Using Lasers to Find Land Mines and IEDs

A laser could ionize a distant puff of air and thus safely detect the fumes from buried explosives

10 min read
Using Lasers to Find Land Mines and IEDs

A mine-clearer's work still depends on metal detectors and sniffer dogs, with all the dangers that this entails. Technology may provide a better way to do the job.

Photo: United States Marine Corps

Today we rely on dogs to sniff out hidden explosives. The problem is, you can't debrief a dog, so you can't identify the kind of explosive or even be sure that the animal is smelling explosives rather than packaging material. And who wants to risk the lives of dogs and their handlers? If you had an instrument that could safely identify any explosive at a distance—with the doglike power to detect molecules at concentrations of just one part in billions—you could get around these difficulties.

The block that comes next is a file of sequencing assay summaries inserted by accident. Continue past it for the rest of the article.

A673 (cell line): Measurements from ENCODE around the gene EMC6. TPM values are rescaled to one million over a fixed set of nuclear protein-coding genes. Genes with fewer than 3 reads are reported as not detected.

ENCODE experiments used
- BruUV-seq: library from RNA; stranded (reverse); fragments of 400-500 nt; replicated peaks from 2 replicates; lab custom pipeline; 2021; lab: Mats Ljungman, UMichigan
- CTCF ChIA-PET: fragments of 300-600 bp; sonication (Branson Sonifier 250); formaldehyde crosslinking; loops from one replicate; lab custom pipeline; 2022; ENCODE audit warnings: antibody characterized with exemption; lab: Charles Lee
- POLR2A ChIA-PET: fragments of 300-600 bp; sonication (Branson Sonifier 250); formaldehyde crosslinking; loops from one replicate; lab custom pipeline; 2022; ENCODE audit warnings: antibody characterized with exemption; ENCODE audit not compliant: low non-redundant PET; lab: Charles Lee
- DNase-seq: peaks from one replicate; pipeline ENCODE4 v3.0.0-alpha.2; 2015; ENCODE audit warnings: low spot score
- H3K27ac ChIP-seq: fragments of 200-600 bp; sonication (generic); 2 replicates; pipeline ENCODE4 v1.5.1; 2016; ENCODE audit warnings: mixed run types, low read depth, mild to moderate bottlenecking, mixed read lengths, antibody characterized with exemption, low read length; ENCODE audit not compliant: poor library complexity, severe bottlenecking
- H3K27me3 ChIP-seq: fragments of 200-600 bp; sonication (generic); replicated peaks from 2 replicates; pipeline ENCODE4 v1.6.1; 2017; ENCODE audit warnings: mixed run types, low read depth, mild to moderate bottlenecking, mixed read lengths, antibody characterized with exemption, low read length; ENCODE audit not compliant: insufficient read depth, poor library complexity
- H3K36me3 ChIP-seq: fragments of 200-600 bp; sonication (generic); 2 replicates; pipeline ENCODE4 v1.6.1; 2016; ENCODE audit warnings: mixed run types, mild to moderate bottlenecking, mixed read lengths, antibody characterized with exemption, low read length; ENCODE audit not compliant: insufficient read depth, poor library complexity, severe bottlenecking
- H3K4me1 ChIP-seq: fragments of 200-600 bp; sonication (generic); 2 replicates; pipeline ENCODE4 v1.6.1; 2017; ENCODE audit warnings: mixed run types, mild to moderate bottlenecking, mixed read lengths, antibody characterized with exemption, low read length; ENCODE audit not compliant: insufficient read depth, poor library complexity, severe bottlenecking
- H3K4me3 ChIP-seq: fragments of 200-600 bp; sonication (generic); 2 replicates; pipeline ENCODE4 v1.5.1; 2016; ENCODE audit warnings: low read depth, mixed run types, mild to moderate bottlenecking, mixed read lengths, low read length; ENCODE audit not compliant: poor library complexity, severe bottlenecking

The problem of land mines is certainly not new, nor is even the problem of hidden homemade bombs, called improvised explosive devices (IEDs), although the latter came to prominence during the wars in Iraq and Afghanistan. Now these ghastly devices are proliferating around the world: The number of such bombings has increased from close to zero a decade ago to more than 4 000 per year in Afghanistan alone. It's a concern that will be with us for a long time, and as such it deserves serious efforts to address. Nor is the problem merely one of war and sabotage. Any device capable of sniffing explosives at a distance could also monitor all sorts of peacetime poisons and pollutants—carbon monoxide, mercury vapor, the oxides of nitrogen and of sulfur, and of course carbon dioxide and methane, the principal greenhouse gases.

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